Overview: Think twice before stiffing wait staff on a tip - chances are they're being paid only $2.13 an hour by their employer. They make a living almost entirely based on tips.
This is because, under minimum wage laws, restaurants, hotels and other employers can apply the tips received by waiters, waitresses, bartenders, bellhops and other employees as a credit against their minimum wage obligations under the Fair Labor Standards Act (FLSA). Here's how it works: as long as the employees receive at least $5.12 in tips for every hour worked, employers need to pay a cash wage of only $2.13 an hour (the two together add up to the federal minimum wage of $7.25 an hour).
Employers that wish to take advantage of this tip credit must consider a variety of compliance challenges. To avoid potential liability, employers must, among other things, properly inform employees about the tip credit; ensure employees retain all their tips; determine the number of hours during which the tip credit may be claimed; properly deduct credit card processing fees; and factor tips into overtime calculations.
Not all states allow tip credits, and those that do often have provisions that differ from the federal requirements. As always, employers must comply with whichever requirement is more favorable to the employee.
Trends: As credit cards, debit cards and other forms of electronic payment are used in more and more transactions, it should become easier for employers to fulfill recordkeeping requirements related to the tip credit. It is common for tipped employees to under-report their tips in an illegal attempt to reduce their tax burden. This is easy to accomplish with cash tips, but much more difficult with tips on credit cards.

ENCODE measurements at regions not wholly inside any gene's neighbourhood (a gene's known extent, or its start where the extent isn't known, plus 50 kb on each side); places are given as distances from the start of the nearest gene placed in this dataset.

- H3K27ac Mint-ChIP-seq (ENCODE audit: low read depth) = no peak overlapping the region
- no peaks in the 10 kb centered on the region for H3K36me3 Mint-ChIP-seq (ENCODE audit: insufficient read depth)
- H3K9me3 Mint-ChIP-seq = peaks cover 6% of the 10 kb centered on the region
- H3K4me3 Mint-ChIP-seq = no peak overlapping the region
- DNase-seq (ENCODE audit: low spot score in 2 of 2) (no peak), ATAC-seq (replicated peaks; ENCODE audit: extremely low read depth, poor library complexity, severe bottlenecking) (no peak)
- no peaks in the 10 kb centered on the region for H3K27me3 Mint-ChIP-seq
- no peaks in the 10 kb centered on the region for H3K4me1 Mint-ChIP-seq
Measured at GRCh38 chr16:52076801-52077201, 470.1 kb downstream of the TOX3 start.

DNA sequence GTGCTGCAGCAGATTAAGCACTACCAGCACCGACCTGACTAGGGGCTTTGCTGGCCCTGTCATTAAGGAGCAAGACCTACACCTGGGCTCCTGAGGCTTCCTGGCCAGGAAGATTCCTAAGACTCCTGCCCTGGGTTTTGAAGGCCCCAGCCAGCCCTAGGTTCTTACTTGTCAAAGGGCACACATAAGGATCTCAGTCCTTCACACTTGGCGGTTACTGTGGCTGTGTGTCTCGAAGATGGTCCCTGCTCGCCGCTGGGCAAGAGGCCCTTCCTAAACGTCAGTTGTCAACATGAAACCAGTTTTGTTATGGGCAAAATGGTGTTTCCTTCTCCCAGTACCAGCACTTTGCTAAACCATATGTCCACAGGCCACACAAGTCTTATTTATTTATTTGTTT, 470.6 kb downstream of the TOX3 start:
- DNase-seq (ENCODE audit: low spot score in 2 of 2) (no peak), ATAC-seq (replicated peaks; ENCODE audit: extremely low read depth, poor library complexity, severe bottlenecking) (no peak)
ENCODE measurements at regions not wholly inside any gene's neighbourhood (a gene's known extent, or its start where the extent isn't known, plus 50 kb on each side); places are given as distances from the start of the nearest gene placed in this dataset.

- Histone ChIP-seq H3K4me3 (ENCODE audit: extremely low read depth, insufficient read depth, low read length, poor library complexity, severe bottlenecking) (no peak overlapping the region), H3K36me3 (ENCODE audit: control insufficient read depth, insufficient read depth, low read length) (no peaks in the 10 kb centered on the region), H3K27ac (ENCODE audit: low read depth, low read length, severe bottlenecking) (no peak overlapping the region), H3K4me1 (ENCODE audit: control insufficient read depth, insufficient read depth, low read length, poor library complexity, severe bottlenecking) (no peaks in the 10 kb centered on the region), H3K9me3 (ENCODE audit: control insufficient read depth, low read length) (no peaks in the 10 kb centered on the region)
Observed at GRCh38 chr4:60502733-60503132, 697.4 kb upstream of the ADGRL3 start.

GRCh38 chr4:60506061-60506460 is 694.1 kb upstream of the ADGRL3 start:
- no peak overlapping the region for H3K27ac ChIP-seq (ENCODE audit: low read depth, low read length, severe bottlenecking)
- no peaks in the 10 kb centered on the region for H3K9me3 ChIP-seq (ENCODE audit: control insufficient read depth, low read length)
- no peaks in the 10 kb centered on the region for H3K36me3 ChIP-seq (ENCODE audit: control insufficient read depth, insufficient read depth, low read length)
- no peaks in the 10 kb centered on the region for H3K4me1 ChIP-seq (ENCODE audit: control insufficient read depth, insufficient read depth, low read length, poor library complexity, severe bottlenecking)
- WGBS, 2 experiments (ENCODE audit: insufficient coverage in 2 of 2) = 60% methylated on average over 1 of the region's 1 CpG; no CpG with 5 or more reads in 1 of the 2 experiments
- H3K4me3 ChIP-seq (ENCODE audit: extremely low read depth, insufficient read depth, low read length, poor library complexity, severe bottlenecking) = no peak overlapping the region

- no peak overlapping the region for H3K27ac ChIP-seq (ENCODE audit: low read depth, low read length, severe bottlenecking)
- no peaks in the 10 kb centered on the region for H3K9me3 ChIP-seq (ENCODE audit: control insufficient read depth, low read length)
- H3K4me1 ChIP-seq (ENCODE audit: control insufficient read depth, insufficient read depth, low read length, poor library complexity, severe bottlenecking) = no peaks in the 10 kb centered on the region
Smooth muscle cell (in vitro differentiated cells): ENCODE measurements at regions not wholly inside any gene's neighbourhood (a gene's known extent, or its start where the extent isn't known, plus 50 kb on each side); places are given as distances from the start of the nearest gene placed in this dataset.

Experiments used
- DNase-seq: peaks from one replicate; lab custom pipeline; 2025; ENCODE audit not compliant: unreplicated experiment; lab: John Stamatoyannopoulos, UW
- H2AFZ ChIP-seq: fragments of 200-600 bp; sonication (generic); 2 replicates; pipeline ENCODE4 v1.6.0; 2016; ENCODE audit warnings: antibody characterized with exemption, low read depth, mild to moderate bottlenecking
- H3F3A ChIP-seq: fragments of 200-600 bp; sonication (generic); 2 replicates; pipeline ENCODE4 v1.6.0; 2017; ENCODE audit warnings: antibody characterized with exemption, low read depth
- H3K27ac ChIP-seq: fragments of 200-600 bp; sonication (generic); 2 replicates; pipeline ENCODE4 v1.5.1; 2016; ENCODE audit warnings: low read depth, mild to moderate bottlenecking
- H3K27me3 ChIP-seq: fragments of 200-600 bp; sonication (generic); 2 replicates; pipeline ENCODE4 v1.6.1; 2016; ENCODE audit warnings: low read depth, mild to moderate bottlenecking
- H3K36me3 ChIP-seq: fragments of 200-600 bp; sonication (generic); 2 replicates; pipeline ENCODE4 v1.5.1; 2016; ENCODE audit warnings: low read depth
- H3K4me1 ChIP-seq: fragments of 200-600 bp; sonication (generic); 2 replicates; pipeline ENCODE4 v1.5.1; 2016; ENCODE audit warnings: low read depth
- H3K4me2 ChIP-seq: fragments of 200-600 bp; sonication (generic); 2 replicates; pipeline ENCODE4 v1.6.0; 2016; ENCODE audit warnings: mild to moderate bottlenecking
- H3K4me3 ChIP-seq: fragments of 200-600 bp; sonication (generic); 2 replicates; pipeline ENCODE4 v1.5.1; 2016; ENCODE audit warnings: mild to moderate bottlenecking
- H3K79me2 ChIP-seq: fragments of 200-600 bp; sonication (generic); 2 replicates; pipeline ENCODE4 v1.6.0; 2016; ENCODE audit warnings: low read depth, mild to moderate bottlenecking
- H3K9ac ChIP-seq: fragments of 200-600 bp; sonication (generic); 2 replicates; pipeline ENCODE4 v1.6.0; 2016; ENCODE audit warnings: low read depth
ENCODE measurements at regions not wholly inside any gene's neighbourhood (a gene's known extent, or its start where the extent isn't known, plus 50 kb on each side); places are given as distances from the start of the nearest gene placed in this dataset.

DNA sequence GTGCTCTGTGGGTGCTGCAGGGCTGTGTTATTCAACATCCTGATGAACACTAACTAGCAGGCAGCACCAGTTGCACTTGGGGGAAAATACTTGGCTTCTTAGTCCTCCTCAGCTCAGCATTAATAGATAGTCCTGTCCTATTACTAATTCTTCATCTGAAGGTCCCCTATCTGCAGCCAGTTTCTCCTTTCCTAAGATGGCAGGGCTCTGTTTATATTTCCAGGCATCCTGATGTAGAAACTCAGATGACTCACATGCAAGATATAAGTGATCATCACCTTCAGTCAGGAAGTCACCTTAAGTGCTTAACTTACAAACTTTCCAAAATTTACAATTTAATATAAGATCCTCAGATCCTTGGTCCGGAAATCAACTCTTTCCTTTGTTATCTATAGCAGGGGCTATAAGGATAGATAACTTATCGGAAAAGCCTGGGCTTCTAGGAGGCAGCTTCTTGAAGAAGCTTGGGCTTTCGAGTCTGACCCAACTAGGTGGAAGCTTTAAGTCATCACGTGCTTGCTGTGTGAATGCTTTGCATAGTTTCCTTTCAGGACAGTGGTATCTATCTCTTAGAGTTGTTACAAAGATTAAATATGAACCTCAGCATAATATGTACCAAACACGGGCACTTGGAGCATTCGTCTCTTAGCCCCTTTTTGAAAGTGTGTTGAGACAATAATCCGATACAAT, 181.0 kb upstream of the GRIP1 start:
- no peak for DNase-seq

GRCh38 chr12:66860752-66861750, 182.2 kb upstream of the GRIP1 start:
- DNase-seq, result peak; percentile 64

Author: Michael Cardman, Legal Editor
Updated to reflect the 2017 annual inflation adjustment to Washington's minimum wage.
Updated to reflect the passage of amendments to Berkeley's minimum wage ordinance, effective August 31, 2016.
In Schaefer v. Walker Bros. Enters., the 7th Circuit Court of Appeals followed federal guidance that allows employers to claim the minimum wage tip credit even when their employees spend as much as 20 percent of their time performing duties that are related to their occupations but do not explicitly produce tips.
Updated to reflect the establishment of the state's three-region minimum wage, effective July 1, 2016.
Updated to reflect a minimum wage increase in Chicago, effective July 1, 2016.
HR guidance on complying with the federal and state requirements for the minimum wage tip credit.